[Age of Mouldwarp]
<a one-act play>
Owen Howard: A postal worker of unspecified age and appearance.
Jacob: husband of Susan, late twenties and of medium build
Susan: wife of Jacob, late twenties and of medium build
The suburbs of an average city during summertime and in the afternoon, at the house of Jacob and Susan.
(Owen Howard is alone on stage, standing in the center and talking directly to the audience. He is dressed in the regular postman garb.)
Owen: The first rule of life is that it will never be uninteresting. Even if it seems as if it is not, life is a constant adventure. Every moment brings with it a possibility that you may never have conceived imaginable, a wondrous gift or a tagic indemnity. The beauty of it is that you will not know until it happens, and even when it does and you are pleased or pained with the outcome, there's always the chance that it may in turn become just the opposite of what it initially seemed to be. Not long ago, I happened upon a couple on my mail route who were on the verge of a moment that could prove to be either the best thing that ever happened to them or their darkest hour. As it happens, in this particular moment I was to play a key role because the outcome was poised on the delivery of a small, white envelope. What the contents of the envelope were is not important. This couple reached out to a complete stranger in hopes of fidning the strength to go through with their decision, one that would dramatically affect the rest of their lives. Talk about faith in the human race.
(Fade to black. Owen exits.)
(In the sparsely decorated den of an average American home, Jacob and Susan, both dressed casually, are seated on a sofa. Susan holds a small, white envelope pensively.)
Jacob: You know, I have often wondered about the fate of regualr mail. How long is it going to be until it is phased out of everyday life?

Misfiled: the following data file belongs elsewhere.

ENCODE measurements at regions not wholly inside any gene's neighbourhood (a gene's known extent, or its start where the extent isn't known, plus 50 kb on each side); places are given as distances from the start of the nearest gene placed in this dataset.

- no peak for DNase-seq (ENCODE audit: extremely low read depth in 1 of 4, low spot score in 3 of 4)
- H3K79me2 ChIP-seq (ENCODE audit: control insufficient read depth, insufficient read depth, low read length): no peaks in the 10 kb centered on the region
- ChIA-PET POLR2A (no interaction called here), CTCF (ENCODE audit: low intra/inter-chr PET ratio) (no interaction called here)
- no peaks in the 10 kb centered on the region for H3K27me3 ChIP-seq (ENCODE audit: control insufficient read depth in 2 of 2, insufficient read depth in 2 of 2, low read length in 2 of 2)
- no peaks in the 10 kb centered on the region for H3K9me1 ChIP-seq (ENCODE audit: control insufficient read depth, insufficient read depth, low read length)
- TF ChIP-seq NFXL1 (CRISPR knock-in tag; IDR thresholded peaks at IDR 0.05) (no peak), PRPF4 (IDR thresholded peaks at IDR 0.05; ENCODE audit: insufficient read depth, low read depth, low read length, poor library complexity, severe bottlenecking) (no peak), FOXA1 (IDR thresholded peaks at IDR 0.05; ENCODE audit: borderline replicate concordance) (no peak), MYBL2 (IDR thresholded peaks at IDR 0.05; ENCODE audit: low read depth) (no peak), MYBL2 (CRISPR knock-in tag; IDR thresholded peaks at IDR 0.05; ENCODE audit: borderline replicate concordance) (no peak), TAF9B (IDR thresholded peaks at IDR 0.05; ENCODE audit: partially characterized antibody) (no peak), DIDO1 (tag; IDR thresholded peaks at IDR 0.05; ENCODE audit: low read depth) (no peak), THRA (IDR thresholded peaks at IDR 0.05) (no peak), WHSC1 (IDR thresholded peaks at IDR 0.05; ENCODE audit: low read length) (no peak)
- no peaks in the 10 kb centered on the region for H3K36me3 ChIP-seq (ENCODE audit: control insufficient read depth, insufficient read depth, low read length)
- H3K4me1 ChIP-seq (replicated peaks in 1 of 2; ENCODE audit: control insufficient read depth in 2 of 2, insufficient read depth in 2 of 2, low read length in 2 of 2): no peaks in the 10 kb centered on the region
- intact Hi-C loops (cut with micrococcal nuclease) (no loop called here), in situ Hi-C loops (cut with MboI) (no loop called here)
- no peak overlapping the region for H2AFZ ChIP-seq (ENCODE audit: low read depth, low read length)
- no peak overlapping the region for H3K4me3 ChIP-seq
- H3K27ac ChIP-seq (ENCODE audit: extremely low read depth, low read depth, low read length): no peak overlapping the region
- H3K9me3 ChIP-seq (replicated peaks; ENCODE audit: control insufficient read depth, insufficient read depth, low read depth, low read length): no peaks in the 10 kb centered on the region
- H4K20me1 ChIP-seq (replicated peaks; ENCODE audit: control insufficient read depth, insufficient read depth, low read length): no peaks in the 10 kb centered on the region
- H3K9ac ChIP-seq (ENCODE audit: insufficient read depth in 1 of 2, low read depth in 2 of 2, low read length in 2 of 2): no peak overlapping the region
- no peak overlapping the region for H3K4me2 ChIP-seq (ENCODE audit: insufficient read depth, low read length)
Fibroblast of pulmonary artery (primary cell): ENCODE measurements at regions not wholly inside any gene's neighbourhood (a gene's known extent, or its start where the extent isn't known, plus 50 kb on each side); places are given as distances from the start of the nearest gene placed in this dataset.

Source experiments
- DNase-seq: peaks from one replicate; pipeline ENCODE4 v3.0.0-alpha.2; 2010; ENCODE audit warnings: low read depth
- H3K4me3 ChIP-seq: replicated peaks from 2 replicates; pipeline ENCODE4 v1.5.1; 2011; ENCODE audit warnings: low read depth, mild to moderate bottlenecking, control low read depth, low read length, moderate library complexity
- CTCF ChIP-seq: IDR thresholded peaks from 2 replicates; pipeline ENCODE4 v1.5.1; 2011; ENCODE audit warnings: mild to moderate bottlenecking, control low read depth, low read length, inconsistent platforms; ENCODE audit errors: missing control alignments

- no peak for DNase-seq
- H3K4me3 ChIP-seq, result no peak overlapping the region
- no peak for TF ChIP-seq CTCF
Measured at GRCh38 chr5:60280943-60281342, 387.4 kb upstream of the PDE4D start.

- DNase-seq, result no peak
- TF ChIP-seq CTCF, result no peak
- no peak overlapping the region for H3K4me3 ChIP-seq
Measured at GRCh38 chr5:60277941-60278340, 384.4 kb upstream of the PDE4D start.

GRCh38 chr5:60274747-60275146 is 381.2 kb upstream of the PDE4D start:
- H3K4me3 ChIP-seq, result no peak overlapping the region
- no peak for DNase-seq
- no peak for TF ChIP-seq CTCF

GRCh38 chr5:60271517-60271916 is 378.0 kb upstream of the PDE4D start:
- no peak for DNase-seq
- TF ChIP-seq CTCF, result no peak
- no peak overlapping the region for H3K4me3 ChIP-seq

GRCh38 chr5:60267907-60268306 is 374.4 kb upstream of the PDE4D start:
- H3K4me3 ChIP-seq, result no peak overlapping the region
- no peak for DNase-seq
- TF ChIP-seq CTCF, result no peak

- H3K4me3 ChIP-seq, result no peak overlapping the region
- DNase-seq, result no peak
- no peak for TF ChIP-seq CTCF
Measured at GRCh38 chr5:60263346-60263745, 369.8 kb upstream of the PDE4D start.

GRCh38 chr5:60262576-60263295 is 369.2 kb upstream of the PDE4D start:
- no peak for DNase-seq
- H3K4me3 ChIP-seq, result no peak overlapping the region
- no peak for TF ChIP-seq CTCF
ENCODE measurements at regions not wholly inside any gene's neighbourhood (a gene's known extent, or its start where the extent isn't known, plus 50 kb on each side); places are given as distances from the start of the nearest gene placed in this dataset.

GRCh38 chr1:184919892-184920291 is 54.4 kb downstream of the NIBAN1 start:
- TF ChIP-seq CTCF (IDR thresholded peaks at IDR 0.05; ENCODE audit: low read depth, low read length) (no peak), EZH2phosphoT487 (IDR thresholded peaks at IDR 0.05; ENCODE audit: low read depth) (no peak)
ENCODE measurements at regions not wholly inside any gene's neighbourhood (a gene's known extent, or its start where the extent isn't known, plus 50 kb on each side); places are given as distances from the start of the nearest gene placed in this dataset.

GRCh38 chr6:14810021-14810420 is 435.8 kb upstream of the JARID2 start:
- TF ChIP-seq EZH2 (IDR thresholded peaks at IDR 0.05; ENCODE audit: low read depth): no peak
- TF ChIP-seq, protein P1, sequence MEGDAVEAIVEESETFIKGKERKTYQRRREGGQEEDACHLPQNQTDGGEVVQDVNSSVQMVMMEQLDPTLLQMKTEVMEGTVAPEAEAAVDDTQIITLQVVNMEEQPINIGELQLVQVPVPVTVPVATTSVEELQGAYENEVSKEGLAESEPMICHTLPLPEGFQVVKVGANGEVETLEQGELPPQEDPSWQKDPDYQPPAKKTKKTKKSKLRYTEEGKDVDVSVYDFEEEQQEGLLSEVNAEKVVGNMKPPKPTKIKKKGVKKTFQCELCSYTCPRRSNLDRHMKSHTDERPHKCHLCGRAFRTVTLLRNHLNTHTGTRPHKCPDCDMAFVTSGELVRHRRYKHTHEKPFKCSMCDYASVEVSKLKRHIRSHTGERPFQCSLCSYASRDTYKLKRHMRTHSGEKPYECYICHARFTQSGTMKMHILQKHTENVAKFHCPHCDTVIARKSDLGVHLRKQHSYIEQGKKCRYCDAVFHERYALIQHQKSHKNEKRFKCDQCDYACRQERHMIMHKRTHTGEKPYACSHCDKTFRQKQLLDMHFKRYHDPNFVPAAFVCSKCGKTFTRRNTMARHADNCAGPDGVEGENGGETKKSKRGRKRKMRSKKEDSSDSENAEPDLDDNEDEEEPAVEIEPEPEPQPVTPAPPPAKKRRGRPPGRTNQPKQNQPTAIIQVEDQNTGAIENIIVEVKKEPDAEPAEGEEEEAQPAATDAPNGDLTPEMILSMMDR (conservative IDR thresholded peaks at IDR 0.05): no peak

Susan: (stroking her hair) That was a strange thought.
Jacob: No seriously, how much longer can it compete. I have been praised for my skill in writing e-mails on numerous occassions by numerous friends, but whenever I sit down to write a letter, an honest-to-God letter, I find that I don't know what to say. What is the right thing to say?
Susan: You know, letters aren't exactly the kind of mail people think about when they think of what the mailman brings.
Jacob: (fidgeting) That's my point. What's the use of mail if nothing you receive is personal?
Susan: Perhaps people are afraid that their mail will be stolen and private matters will be made public?
Jacob: (standing up and walking around) Isn't that the complaint with e-mail as well?
Susan: (getting up and following him) Then it isn't a perfect world. Can we at least agree on that?
Jacob: That fact was never in question.
(Susan looks at the envelope in her hand. A beat.)
Susan: I suppose that you are still not sure if what we are doing is right. I have the same doubts. If the world is not perfect, then what chance do we have of being happy?
Jacob: (looking into her eyes) Happiness is relative. (He reaches for the envelope.) I don't really need this if you're here...
(Susan looks at a clock on the mantle above the fireplace. A doorbell sounds and the two depart the stage. Fade to black.)
(Jacob is now standing in the dining room, which consists of a table large enough for only two settings and adorned with a single candle and two chairs. Susan is walking towards a door that is situated to the left of the stage and connected directly to the dining room. She still holds the envelope as she opens the door.)
Owen: Good afternoon! (seeing the envelope in Susan's hand) What a pleasant surprise. I have something for you and you have something for me. It's always in the small things that I obtain pleasure on my run. (He hands her a small bundle of mail, but she holds onto the envelope.)
Susan: We're not sure that we're going to go through with it. Send it in the mail.
Jacob: (walking over) Not that we want to disappoint you. That envelope represents a lot more than just another mindless use of a dead tree.
Owen: I understand. (he turns to leave)
Susan: You're familiar with the kinds of things people send in the mail, right?